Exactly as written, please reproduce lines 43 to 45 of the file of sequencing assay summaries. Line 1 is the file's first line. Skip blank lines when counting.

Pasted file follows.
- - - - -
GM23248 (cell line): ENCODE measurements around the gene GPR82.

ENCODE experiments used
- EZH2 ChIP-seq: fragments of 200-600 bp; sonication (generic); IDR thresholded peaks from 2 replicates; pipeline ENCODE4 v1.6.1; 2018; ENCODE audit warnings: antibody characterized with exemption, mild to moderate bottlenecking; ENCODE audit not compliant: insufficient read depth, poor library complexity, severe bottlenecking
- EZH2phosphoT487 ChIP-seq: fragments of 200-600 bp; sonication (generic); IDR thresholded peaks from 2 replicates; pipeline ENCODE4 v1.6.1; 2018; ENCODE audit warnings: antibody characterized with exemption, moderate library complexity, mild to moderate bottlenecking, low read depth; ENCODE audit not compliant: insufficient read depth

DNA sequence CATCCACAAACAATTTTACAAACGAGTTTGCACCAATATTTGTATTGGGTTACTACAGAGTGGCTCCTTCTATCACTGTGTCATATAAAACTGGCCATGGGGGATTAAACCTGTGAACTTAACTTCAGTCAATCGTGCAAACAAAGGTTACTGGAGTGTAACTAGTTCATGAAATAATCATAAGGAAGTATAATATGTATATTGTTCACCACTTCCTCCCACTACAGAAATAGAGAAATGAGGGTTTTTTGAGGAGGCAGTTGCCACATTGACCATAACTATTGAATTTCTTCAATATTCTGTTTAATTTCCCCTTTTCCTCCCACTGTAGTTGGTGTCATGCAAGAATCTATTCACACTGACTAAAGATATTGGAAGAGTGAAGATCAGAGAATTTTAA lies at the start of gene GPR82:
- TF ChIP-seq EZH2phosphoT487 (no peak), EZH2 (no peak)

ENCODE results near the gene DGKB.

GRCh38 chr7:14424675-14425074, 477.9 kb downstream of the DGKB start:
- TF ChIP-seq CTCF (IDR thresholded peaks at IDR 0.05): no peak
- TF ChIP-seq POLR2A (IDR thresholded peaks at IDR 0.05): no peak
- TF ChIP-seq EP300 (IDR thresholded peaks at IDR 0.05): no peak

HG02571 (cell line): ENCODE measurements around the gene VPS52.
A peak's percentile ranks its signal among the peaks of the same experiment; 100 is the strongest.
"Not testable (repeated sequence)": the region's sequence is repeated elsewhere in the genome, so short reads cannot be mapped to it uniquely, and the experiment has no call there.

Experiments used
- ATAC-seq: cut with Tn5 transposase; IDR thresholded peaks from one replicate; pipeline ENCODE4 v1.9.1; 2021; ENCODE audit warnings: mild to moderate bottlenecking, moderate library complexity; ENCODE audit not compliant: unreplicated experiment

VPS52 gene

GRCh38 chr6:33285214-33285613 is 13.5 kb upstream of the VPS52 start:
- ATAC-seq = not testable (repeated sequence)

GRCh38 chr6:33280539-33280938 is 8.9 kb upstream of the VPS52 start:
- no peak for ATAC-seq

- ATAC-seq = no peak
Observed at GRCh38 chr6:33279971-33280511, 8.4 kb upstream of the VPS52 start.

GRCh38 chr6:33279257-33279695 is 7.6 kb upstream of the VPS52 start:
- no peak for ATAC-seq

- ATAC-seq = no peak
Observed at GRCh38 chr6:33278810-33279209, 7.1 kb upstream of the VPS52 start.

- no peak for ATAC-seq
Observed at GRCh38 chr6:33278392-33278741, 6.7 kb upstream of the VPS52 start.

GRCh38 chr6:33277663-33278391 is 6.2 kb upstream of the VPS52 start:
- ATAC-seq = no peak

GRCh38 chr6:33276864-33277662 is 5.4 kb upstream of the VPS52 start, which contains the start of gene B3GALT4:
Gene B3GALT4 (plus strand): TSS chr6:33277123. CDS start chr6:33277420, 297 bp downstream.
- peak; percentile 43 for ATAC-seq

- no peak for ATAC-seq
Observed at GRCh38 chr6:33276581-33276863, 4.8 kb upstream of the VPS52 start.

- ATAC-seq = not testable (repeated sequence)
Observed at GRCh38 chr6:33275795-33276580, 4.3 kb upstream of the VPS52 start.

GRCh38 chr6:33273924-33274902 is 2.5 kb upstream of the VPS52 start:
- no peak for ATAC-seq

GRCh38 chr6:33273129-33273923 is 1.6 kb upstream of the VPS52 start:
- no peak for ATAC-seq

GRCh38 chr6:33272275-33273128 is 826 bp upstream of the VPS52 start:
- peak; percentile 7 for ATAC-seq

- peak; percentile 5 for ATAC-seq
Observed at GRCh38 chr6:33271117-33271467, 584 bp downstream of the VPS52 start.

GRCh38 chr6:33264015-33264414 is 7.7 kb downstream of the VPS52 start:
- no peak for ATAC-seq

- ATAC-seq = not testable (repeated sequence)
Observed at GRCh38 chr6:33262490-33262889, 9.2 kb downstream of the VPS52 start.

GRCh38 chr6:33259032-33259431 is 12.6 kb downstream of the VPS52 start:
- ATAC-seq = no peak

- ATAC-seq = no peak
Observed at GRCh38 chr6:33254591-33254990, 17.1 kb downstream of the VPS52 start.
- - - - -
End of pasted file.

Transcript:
GRCh38 chr6:33272275-33273128 is 826 bp upstream of the VPS52 start:
- peak; percentile 7 for ATAC-seq

- peak; percentile 5 for ATAC-seq